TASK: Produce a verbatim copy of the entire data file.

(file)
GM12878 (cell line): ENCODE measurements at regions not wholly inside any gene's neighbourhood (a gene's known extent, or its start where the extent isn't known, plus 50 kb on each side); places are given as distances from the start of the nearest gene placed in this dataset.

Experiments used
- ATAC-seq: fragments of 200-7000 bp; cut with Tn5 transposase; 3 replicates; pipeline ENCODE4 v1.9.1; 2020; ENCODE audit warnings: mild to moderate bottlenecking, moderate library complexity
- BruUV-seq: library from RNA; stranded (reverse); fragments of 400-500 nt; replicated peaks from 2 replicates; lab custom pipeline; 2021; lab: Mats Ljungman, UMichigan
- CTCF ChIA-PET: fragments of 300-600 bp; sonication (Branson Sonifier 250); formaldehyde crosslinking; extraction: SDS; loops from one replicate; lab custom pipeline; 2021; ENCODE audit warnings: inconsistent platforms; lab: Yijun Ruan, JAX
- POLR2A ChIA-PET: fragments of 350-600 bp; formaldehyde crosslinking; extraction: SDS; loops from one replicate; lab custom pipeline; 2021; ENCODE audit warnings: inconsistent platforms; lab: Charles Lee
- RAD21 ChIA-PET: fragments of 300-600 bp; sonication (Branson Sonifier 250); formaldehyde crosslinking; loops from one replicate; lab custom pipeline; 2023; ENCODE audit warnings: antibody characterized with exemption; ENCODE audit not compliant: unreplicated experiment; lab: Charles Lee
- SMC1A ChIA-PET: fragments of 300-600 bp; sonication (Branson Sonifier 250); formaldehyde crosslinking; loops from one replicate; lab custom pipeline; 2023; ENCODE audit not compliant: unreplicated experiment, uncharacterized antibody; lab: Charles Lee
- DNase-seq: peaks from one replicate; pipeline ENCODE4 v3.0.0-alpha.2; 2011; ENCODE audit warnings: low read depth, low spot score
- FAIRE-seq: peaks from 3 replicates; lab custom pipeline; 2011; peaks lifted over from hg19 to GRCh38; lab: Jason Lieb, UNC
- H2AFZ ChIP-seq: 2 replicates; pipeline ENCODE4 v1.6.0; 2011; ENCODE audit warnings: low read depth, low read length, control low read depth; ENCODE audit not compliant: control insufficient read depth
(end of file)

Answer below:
GM12878 (cell line): ENCODE measurements at regions not wholly inside any gene's neighbourhood (a gene's known extent, or its start where the extent isn't known, plus 50 kb on each side); places are given as distances from the start of the nearest gene placed in this dataset.

Experiments used
- ATAC-seq: fragments of 200-7000 bp; cut with Tn5 transposase; 3 replicates; pipeline ENCODE4 v1.9.1; 2020; ENCODE audit warnings: mild to moderate bottlenecking, moderate library complexity
- BruUV-seq: library from RNA; stranded (reverse); fragments of 400-500 nt; replicated peaks from 2 replicates; lab custom pipeline; 2021; lab: Mats Ljungman, UMichigan
- CTCF ChIA-PET: fragments of 300-600 bp; sonication (Branson Sonifier 250); formaldehyde crosslinking; extraction: SDS; loops from one replicate; lab custom pipeline; 2021; ENCODE audit warnings: inconsistent platforms; lab: Yijun Ruan, JAX
- POLR2A ChIA-PET: fragments of 350-600 bp; formaldehyde crosslinking; extraction: SDS; loops from one replicate; lab custom pipeline; 2021; ENCODE audit warnings: inconsistent platforms; lab: Charles Lee
- RAD21 ChIA-PET: fragments of 300-600 bp; sonication (Branson Sonifier 250); formaldehyde crosslinking; loops from one replicate; lab custom pipeline; 2023; ENCODE audit warnings: antibody characterized with exemption; ENCODE audit not compliant: unreplicated experiment; lab: Charles Lee
- SMC1A ChIA-PET: fragments of 300-600 bp; sonication (Branson Sonifier 250); formaldehyde crosslinking; loops from one replicate; lab custom pipeline; 2023; ENCODE audit not compliant: unreplicated experiment, uncharacterized antibody; lab: Charles Lee
- DNase-seq: peaks from one replicate; pipeline ENCODE4 v3.0.0-alpha.2; 2011; ENCODE audit warnings: low read depth, low spot score
- FAIRE-seq: peaks from 3 replicates; lab custom pipeline; 2011; peaks lifted over from hg19 to GRCh38; lab: Jason Lieb, UNC
- H2AFZ ChIP-seq: 2 replicates; pipeline ENCODE4 v1.6.0; 2011; ENCODE audit warnings: low read depth, low read length, control low read depth; ENCODE audit not compliant: control insufficient read depth